Last night’s first 2016 Presidential debate featured many memorable moments (and painful ones) between candidates Hillary Clinton and Donald Trump, but for infrastructure geeks like us, the likening of LaGuardia Airport to one in a “Third World Country” again by politicians made us laugh. LaGuardia Airport is like the unfashionable, uncool kid in your class that gets bullied and/or targeted for a makeover when convenient by the cool kids. But LaGuardia Airport, named after Fiorello H. LaGuardia, one of New York City’s more beloved mayors, also has some cool history that began way before Vice President Joe Biden or Trump called it Third World.
Here are 10 secrets and fun facts you probably didn’t know about LaGuardia Airport:
10. There is a Lost Airport That Existed Before LaGuardia Airport
The Glen H. Curtiss Airport (later North Beach Airport), built in 1929, existed on the same property LaGuardia Airport is on now, but consisted of just three gravel runways and three hangars. The above image from 1931, which appeared on the Facebook group Old Images of New York is accompanied with information from Paul Freeman, including that the runways were illuminated, with the longest runway at 2,300 feet. The waterfront location was chosen to service both “landplanes and seaplanes,” a forerunner to the Marine Air Terminal at LaGuardia. When the city took over Glen H. Curtiss airport, it was renamed New York Municipal Airport–LaGuardia Field, and later LaGuardia Airport in 1939.
9. Long Ago, The Site of LaGuardia Airport Used to Be an Amusement Park
Before Glen H. Curtiss Airport, the site itself was the Gala Amusement park, a popular waterfront entertainment destination owned by the Steinway family, whose piano factory is still just nearby in Astoria. Going back even further, much of this land is landfill in the Bowery Bay. The area has gone through waves of change – an area of mansions for the wealthy, as factory housing from Steinway mixed with industrial use, to the full blown manufacturing and industrial zone it is now – including a ConEd plant, the Bowery Bay Wastewater Treatment Plant, and the Astoria Generating Company, another power plant.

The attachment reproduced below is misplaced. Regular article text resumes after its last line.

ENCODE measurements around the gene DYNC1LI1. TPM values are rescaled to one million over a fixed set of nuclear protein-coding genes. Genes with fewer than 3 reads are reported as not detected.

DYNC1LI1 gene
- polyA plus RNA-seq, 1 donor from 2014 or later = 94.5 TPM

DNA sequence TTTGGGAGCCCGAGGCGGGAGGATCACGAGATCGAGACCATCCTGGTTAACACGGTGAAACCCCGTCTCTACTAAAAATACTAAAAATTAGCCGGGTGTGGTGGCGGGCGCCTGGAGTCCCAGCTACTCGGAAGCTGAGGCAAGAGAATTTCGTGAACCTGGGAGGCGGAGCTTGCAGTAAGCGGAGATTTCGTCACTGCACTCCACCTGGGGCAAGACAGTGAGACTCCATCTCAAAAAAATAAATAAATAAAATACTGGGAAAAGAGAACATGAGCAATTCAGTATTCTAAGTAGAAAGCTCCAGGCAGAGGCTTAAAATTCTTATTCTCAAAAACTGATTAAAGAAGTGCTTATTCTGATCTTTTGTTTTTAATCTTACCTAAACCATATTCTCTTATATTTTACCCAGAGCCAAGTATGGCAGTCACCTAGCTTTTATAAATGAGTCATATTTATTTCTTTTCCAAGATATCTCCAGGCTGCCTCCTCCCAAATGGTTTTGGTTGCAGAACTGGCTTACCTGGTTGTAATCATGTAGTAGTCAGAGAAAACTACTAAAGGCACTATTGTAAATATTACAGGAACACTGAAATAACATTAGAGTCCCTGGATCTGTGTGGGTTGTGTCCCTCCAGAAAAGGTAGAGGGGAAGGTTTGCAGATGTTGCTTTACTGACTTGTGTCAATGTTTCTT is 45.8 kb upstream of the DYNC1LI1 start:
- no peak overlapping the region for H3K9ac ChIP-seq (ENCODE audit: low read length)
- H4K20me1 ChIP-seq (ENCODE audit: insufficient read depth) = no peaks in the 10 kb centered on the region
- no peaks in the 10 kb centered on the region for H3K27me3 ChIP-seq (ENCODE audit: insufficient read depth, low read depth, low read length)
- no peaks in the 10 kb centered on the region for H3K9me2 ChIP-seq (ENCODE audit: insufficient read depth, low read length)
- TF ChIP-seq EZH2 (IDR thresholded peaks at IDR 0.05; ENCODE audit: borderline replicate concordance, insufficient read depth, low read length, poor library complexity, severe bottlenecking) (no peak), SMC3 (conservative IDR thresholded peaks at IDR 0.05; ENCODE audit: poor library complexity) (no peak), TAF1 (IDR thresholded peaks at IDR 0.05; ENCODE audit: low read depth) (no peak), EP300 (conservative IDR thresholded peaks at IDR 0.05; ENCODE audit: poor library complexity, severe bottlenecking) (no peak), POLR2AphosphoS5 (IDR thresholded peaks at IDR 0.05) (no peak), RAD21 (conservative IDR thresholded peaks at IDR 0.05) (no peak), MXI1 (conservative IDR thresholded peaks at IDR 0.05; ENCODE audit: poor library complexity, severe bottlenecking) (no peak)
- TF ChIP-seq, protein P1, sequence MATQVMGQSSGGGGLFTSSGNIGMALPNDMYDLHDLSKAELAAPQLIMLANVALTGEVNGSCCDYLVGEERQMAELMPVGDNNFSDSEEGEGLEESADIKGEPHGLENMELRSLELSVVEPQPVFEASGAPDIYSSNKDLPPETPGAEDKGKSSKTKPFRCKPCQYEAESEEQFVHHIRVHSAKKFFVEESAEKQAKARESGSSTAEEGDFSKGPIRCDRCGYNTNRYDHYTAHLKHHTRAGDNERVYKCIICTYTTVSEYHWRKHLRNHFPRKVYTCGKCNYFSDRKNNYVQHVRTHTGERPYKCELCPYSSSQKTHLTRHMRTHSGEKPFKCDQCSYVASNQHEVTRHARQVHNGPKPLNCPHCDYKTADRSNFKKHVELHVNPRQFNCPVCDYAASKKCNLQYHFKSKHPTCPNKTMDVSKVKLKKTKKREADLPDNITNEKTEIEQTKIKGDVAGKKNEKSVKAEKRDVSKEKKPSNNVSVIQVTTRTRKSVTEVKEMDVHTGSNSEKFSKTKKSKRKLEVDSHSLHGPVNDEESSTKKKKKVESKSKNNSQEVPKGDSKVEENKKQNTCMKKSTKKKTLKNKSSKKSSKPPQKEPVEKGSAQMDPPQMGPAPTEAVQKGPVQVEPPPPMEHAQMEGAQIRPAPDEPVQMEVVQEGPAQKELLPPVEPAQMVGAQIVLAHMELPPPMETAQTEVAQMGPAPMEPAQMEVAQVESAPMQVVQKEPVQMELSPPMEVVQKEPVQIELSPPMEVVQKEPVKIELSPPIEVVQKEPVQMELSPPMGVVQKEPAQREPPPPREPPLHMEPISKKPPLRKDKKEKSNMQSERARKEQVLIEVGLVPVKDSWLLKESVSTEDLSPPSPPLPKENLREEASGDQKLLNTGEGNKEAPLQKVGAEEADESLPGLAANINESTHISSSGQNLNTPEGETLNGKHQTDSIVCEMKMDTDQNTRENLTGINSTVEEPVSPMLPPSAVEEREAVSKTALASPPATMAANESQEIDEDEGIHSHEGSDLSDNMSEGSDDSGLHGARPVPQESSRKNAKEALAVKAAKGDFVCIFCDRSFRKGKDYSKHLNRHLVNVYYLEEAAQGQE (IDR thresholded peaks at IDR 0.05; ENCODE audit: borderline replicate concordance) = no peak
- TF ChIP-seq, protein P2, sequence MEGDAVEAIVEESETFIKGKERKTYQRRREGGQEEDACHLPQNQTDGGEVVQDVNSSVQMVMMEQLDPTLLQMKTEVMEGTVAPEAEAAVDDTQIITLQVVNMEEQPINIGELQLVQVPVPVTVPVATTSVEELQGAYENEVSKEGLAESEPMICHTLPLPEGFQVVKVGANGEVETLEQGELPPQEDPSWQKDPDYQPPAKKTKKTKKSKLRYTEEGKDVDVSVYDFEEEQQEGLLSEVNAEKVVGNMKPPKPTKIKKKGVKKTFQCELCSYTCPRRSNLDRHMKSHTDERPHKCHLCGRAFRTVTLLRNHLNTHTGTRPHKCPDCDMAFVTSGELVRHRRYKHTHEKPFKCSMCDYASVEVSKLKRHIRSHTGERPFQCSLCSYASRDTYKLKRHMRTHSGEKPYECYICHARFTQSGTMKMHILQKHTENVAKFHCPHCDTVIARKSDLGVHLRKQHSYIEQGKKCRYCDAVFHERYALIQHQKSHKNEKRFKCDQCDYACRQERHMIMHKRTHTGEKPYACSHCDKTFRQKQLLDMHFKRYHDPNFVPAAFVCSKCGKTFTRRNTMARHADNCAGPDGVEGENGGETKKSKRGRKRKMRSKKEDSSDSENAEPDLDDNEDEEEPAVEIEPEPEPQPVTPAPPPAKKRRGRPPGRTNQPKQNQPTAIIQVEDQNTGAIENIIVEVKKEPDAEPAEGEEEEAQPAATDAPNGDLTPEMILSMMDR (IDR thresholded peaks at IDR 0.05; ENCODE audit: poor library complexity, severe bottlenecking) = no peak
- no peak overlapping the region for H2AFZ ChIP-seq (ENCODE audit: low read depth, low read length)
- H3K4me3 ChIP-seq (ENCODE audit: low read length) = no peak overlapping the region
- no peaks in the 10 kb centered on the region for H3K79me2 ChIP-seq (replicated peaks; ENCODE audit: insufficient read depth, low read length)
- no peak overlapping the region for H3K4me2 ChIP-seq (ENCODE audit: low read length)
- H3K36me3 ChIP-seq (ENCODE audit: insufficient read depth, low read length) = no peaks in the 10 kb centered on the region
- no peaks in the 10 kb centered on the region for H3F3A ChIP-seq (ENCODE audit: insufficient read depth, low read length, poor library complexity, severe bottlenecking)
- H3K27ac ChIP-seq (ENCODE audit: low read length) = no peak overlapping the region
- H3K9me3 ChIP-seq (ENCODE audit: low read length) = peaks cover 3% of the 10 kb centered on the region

8. Planes Used to Land by Sea at LaGuardia Airport
SI Neg. 2004-41701. Date: na.<\/i>\n\nOne-half right front aerial view of Pan American Airways Boeing Model B-314 ‘Yankee Clipper’ (r\/n NC18603; c\/n 1990) at anchor at the LaGuardia Marine Air Terminal, New York, NY, circa 1940.\n\nCredit: Hans Groenhoff (Smithsonian Institution)","created_timestamp":"0","copyright":"si.edu # 2004-41701 (Probably Public Domain)","focal_length":"0","iso":"0","shutter_speed":"0","title":"AIRPORTS, USA, NEW YORK (NY), LAGUARDIA MARINE AIR TERMINAL","orientation":"1"}” data-image-title=”AIRPORTS, USA, NEW YORK (NY), LAGUARDIA MARINE AIR TERMINAL” data-image-description=”” data-medium-file=”https://untappedcities-wpengine.netdna-ssl.com/wp-content/uploads/2013/07/LaGuardia-Marine-Terminal-Clipper-Landing-Water-Sea-Airport-NYC-300×172.jpg” data-large-file=”https://untappedcities-wpengine.netdna-ssl.com/wp-content/uploads/2013/07/LaGuardia-Marine-Terminal-Clipper-Landing-Water-Sea-Airport-NYC-479×640.jpg”>Yankee Clipper landing at Marine Air Terminal circa 1940. Photo by Hans Groenhoff (Smithsonian Institution) via Wikimedia Commons
The Marine Air Terminal was built in 1939 to 1940 and is the only surviving American airport terminal which dates to “The Golden Age of Flying Boats,” as stated in the New York City landmark preservation report for the terminal. Seaplanes like the Yankee Clipper were luxurious affairs, with two floors, dining rooms and private compartments. They would land on water and be pulled in by boats, which is why the Marine Terminal was located on Bowery Bay. The Yankee Clippers were commissioned for use during World War II but land planes dominated shortly thereafter, making them obsolete.
7. There Is Another Lost Airport Just Across the Street
Just southwest of LaGuardia Airport, across Grand Central Parkway, was Holmes Airport, and when it first opened was the only airport within the city, an advertisement claims. The 220 acre tract, today home to the Bulova Corporate Center, included two hangars, an office, two gravel runways, a flight school and a Good Year blimp hangar.
Though Holmes Airport targeted mail planes and freight (and could transport mail to the city via pneumatic tubes allegedly), it was unable to halt or compete with LaGuardia. Holmes Airport would close a year after the opening of LaGuardia Airport in 1939.
6. LaGuardia Airport Housed the First Helicopter Airline
Originally founded in 1949 as a mail and cargo carrier at LaGuardia Airport, New York Airways later converted to carrying passengers around New York City, making it the very first helicopter airline in the United States. It was initially well-received by the public because it allowed passengers to bypass New York’s notoriously congested streets without having to take the equally-frustrating subway, and allowed quick transfers between airports. A trip from LaGuardia to JFK Airport (known then as Idlewild Airport), took 10 minutes and cost $4.50. Imagine being able to skip the Belt Parkway so quickly today?